Mac Users, Currently Target of SabPub
Researchers from Kaspersky state that they've found one fresh backdoor named OSX.SabPub, which targets Java software, as it proliferates through the exploitation of another Java security flaw, while victimizing over one-half million users of Mac.
The backdoor Trojan SabPub reportedly is driven via APT (advanced persistent threat) assaults called Luckycat. Experts report that presently SabPub has a minimum of two strains, with the first one unleashed during February 2012.
There's only a little difference in this strain from the actual such as its hard-coded command and control identifying name is changed. It means, rather than the subsidiary domain onedumb.com that the original strain uses while being hard-coded as 'e3SCNUA2Om97ZXJ1fGI+Y4Bt' within the bot, the February version just has the Internet Protocol name identifying the VPS and it being hard-coded too (in the 'OjlDLjw5Pi4+NUAuQDBA' form), implies that the version should even then prove operational. The 42556 bytes sized February version is less than the 42580 bytes sized actual SabPub.
Till now the SabPub assaults' infection vector has remained the malware's greatest mystery. The assaults are extremely personalized that make their tracking only limited. However, researchers discovered one vital point comparable as a solution i.e. a total of 6 Microsoft Word files they identified and named as Exploit.MSWord.CVE-2009-0563.a.
The other strain got unleashed during March 2012. This one apparently abuses Java's Exploit.Java.CVE-2012-0507.bf flaw as also has been created in China. Nothing is still known about the medium through which the malware infects a PC i.e. its infection vector.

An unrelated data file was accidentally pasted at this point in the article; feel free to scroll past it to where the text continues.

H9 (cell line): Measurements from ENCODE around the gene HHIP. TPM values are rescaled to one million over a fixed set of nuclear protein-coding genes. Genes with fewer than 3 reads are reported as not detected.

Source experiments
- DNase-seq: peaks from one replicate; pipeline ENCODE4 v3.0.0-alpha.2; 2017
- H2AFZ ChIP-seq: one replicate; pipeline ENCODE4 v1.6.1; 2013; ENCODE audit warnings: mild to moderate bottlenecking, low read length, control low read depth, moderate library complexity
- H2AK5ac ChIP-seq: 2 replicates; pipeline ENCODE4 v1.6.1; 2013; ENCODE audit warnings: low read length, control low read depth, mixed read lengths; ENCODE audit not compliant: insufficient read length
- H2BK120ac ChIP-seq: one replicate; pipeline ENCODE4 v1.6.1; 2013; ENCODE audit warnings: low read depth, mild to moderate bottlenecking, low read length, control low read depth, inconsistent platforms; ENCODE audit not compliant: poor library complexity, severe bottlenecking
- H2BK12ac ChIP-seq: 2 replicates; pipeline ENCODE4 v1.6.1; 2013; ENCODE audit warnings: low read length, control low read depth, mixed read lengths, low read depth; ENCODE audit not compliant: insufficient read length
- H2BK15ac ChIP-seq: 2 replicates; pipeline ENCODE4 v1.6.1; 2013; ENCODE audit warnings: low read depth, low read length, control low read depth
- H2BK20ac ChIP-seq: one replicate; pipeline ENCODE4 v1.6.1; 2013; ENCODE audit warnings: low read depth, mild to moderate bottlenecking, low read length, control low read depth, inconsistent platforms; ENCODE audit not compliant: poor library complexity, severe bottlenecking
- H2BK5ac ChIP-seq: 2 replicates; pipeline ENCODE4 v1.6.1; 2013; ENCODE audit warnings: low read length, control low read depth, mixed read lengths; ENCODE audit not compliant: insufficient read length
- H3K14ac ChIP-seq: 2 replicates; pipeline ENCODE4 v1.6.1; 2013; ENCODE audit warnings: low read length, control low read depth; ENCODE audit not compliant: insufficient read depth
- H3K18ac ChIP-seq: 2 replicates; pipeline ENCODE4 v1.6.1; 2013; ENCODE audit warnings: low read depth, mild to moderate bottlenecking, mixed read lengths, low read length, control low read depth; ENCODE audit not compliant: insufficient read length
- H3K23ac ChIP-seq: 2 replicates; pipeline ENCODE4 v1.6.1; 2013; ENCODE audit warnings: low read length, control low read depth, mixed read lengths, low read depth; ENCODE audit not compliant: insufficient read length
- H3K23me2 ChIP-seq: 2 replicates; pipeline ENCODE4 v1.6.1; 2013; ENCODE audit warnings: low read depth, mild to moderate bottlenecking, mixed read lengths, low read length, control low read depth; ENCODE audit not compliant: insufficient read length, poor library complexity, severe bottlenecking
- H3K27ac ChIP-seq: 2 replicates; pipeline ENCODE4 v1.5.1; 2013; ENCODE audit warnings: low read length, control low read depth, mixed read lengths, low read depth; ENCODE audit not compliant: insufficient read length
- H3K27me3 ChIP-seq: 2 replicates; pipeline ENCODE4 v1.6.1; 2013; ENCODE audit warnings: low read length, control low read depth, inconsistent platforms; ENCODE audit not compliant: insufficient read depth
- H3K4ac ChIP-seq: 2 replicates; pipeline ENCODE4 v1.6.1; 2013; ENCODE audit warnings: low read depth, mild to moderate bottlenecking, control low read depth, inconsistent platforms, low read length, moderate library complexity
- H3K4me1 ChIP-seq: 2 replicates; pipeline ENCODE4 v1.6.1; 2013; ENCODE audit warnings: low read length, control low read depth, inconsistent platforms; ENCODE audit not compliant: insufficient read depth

What's known is that the variant generates one malware executable and launcher file inside the infected end-users' accounts after camouflaging them as lawful file from Apple followed with utilizing the launcher for continuing the active state of the executable. Thereafter, the executable intercepts and uploads screenshots of personal information onto remote servers from where it receives commands too.
The introduction of the latest SabPub Trojan substantiates the decision by Apple for deactivating Java wholly for the temporarily non-users. No doubt, the likes of SabPub will persistently emerge as Java becomes an increasingly popular avenue for computer-attackers.
Presently, APT attacks linked to SabPub are thriving with fresh strains expected soon, confirms Kaspersky.
Related article: Mac OS X Devoid of Malware, Vexing Experts
» SPAMfighter News - 4/23/2012
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